Lin swims his way to success in Taiwan
MON.| 11-7-22 | SPORTS
Freshman swimmer and cross-country runner, Owen Lin’s mentality is what makes him an elite swimmer not only across the country but also in other continents around the world.
“I want to be the best at what I do,” Lin said. “I love to win.”
Lin went to Taiwan in July to visit family after spending a month trying to look for flights into the country. Taiwan's strict COVID-19 policies made it so that there were very few flights leaving or coming into the country, and those available were extremely expensive.
As flight demand started to skyrocket, his chances of coming back to America for the first day of school became increasingly improbable. Luckily for Lin, he could still train and compete in Taiwan, competing in a 13-14 year old national swim event.
Despite being away from home, Lin found comfort in the pool. He won one out of 12 events while he was there. Even though he was doing well, there still was some adjusting to do to get used to the meets in Taiwan. He felt that the competitions were slightly different there.
“The time you have to rest in finals is way less [than in America],” Lin said. “The competitions like prelims and finals are much longer.”
Lin has been swimming competitively for nine years and
Photo by Anthien Nguyen
trains every day. His father, Peter Lin also runs with him and pushes him to keep getting better everyday. He looks up to Michael Phelps and Caleb Dressel as his swimming role models but credits his dad for getting him into swimming. Lin says his rigorous training schedule has been his key to success.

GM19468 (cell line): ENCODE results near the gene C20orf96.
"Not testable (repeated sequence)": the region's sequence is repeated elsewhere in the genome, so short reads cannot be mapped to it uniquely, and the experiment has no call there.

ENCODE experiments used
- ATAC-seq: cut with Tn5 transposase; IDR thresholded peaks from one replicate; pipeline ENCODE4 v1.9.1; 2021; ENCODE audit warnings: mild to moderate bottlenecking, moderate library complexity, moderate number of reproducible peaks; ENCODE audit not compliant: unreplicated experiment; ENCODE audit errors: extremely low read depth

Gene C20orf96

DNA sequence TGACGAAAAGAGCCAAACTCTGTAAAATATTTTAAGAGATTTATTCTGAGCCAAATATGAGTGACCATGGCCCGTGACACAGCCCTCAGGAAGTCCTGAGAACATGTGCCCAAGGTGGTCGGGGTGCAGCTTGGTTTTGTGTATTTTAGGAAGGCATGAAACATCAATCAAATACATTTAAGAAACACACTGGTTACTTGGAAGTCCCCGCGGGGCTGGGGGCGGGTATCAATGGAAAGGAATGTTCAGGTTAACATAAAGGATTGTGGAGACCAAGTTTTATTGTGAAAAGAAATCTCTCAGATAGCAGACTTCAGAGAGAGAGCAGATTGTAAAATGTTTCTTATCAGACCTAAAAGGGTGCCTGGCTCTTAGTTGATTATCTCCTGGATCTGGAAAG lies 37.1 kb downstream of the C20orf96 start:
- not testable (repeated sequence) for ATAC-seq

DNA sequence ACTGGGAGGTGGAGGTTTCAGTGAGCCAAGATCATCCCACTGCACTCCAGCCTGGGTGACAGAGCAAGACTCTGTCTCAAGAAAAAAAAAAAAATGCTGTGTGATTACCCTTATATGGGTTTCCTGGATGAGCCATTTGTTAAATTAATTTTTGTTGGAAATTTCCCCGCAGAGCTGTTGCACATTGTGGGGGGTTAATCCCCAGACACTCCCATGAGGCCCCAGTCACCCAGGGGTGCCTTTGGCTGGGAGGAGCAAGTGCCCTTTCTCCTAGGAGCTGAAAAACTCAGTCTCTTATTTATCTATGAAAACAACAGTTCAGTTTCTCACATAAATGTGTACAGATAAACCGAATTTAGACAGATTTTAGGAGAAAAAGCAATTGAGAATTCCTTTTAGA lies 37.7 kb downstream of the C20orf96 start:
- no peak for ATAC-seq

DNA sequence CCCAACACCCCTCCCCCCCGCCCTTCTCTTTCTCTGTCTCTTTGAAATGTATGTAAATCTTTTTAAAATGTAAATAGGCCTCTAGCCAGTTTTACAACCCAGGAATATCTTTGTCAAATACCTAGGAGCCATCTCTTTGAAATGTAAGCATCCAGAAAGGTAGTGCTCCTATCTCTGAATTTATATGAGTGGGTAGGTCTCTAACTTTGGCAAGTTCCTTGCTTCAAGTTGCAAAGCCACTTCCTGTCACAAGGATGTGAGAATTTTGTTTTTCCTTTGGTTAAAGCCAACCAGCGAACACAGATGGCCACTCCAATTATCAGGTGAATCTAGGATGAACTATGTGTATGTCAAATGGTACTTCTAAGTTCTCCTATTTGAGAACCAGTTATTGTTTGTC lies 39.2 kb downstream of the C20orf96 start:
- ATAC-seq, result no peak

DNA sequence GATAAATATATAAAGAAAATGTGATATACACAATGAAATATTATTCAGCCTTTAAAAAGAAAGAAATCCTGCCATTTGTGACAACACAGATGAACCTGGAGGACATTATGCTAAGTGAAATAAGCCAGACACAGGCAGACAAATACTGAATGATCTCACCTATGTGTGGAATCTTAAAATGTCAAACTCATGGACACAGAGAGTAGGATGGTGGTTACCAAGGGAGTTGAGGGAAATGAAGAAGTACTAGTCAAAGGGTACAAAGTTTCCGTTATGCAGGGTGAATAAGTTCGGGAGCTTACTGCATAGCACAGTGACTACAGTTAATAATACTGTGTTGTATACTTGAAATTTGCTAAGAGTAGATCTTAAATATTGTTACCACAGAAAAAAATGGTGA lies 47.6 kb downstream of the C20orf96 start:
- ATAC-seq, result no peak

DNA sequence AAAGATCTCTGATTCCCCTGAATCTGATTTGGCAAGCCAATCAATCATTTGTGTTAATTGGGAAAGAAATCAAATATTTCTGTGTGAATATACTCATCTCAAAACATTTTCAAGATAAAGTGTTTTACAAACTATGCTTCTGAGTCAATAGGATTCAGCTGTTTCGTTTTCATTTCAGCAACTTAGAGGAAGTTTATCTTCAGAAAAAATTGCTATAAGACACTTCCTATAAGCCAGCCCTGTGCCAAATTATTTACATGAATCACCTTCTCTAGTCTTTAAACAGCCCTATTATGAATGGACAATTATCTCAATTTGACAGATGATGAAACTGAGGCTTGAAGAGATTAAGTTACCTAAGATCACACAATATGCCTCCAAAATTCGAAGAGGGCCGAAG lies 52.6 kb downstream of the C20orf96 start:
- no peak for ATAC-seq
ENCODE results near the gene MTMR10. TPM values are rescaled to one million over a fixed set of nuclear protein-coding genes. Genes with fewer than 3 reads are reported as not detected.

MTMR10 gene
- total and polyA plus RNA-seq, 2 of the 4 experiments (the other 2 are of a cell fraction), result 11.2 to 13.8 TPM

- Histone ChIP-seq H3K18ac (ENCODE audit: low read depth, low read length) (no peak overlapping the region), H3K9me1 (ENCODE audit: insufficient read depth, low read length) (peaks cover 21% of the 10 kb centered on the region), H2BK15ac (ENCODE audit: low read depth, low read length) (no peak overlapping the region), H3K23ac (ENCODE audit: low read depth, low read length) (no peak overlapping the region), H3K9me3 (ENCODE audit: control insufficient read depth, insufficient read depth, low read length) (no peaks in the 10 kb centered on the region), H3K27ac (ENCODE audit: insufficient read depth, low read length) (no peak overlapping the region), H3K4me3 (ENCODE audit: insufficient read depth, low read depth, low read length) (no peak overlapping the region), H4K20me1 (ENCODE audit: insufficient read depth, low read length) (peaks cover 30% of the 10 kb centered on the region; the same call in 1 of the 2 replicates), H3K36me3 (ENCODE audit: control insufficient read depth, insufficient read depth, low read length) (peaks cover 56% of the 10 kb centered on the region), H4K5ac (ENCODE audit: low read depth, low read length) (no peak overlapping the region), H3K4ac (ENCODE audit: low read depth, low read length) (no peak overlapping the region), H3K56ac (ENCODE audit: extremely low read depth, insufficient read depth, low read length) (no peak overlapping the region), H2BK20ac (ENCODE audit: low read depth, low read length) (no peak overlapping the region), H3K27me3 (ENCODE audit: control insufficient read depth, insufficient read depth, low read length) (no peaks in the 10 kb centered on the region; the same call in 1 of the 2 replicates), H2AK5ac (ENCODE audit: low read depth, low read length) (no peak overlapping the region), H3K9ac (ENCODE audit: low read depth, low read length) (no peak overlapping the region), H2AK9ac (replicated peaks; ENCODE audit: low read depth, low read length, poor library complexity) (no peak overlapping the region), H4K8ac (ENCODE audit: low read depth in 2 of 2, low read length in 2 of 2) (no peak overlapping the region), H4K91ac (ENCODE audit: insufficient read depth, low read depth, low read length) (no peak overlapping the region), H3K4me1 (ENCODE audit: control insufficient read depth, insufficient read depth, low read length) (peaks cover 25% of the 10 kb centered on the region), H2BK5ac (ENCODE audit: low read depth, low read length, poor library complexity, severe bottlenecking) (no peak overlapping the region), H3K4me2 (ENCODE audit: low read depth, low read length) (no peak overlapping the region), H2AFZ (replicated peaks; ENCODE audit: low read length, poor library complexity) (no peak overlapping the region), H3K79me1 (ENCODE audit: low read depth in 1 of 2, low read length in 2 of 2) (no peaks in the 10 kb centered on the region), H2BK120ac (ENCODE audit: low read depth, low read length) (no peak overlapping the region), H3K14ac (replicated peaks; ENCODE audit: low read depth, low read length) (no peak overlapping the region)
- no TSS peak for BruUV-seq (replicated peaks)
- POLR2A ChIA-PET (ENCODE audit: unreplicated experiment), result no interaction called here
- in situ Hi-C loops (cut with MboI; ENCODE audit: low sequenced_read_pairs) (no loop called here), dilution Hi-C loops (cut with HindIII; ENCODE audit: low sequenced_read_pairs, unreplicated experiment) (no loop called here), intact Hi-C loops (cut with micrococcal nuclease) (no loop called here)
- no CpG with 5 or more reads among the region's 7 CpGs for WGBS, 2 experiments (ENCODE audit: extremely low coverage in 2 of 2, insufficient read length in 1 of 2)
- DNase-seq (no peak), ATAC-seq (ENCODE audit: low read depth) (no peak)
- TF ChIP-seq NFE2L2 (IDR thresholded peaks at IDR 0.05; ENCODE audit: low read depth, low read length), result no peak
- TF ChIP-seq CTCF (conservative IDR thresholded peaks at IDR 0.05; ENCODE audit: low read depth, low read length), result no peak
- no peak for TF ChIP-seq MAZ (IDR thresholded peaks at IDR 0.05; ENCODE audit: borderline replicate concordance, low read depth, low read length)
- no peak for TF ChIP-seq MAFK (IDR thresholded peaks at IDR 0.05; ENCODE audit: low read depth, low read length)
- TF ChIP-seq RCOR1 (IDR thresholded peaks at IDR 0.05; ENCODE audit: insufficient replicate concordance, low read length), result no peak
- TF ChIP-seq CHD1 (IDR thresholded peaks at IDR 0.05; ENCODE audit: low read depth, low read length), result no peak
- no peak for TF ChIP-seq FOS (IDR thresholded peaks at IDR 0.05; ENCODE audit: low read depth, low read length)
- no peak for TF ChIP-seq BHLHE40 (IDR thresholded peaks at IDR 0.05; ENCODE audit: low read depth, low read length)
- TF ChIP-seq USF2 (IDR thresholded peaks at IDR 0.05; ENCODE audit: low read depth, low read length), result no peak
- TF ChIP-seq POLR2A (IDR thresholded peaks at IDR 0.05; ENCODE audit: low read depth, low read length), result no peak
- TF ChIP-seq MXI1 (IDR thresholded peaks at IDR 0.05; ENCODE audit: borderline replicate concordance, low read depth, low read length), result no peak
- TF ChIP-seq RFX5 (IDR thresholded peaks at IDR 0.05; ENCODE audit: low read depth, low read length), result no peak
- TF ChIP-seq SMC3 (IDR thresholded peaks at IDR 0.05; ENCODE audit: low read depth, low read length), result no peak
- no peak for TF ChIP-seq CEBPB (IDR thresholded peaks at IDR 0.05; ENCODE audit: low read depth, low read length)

“Some days I swim in the morning for an hour and a half, then go to cross country practice after school for an hour and a half, straight into swimming which is normally around two to two and a half hours,” Lin said.
Lin started running during the COVID-19 pandemic as training for swimming but quickly discovered he was quite good at it. His stamina and endurance made him an excellent cross-country runner and last year at E.B. Aycock Middle School, he won first place in every race he participated in.
Lin had planned to run cross country at Rose but wasn’t sure if he would be back in Greenville by the first practice. He was able to make the first meet of the season where he ran a 17:52 in a 5-kilometer (3.1 miles race), his personal best. Lin’s average mile time was about 5:45, putting him at a little over half the global average.
Although Lin has a busy sports schedule, he still finds time to work on academics, taking all honors and advanced placement classes as a freshman. He says that he just tries to keep his focus on whatever he’s doing.
“I keep a strict schedule but academics always come first,” Lin said. “When it’s time to do school, I focus on school. When it’s time to do sports, I focus on sports. I think of it as a long-term goal [to be successful at both] and work for a successful future. Sometimes you just have to push through.”
Lin continues to push through any adversity that he might face and overcome it, to be the best student-athlete he can be.